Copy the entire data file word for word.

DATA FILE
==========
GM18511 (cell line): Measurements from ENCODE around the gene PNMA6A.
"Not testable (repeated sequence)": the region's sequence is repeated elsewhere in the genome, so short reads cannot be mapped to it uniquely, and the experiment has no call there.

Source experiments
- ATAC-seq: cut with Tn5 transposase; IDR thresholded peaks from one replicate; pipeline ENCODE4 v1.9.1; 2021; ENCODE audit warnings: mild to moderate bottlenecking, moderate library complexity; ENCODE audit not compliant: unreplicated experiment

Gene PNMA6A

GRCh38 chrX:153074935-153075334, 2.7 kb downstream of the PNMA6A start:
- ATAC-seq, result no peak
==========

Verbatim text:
GM18511 (cell line): Measurements from ENCODE around the gene PNMA6A.
"Not testable (repeated sequence)": the region's sequence is repeated elsewhere in the genome, so short reads cannot be mapped to it uniquely, and the experiment has no call there.

Source experiments
- ATAC-seq: cut with Tn5 transposase; IDR thresholded peaks from one replicate; pipeline ENCODE4 v1.9.1; 2021; ENCODE audit warnings: mild to moderate bottlenecking, moderate library complexity; ENCODE audit not compliant: unreplicated experiment

Gene PNMA6A

GRCh38 chrX:153074935-153075334, 2.7 kb downstream of the PNMA6A start:
- ATAC-seq, result no peak